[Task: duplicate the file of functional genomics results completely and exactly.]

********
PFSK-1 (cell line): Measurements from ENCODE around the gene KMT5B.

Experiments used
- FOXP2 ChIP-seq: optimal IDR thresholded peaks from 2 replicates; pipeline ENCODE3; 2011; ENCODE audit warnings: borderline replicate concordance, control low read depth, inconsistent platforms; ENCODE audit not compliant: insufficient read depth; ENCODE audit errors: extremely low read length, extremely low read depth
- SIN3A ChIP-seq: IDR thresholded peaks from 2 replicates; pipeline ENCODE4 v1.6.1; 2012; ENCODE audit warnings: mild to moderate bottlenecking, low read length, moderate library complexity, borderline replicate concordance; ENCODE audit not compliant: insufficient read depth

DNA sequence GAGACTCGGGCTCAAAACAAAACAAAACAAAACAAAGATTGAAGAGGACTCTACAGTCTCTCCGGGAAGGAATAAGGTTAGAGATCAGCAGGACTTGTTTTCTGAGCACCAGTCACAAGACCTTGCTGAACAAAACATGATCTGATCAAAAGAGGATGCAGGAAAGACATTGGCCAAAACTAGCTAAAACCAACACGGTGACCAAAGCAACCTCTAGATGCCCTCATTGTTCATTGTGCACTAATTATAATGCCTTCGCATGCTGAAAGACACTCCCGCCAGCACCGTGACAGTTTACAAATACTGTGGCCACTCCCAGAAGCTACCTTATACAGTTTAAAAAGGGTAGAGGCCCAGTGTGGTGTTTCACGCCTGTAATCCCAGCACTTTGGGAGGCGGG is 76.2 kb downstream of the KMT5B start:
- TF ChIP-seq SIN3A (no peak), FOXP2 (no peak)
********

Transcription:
PFSK-1 (cell line): Measurements from ENCODE around the gene KMT5B.

Experiments used
- FOXP2 ChIP-seq: optimal IDR thresholded peaks from 2 replicates; pipeline ENCODE3; 2011; ENCODE audit warnings: borderline replicate concordance, control low read depth, inconsistent platforms; ENCODE audit not compliant: insufficient read depth; ENCODE audit errors: extremely low read length, extremely low read depth
- SIN3A ChIP-seq: IDR thresholded peaks from 2 replicates; pipeline ENCODE4 v1.6.1; 2012; ENCODE audit warnings: mild to moderate bottlenecking, low read length, moderate library complexity, borderline replicate concordance; ENCODE audit not compliant: insufficient read depth

DNA sequence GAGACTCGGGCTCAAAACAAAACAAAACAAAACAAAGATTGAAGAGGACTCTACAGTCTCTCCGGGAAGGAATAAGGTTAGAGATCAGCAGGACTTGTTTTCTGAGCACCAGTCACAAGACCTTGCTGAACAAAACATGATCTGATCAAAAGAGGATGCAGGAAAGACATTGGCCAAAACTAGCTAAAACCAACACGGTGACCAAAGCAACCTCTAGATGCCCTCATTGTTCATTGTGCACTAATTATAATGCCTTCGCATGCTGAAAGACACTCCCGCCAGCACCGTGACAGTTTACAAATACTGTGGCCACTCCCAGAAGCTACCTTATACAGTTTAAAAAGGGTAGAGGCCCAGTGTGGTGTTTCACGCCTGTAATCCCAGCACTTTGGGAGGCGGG is 76.2 kb downstream of the KMT5B start:
- TF ChIP-seq SIN3A (no peak), FOXP2 (no peak)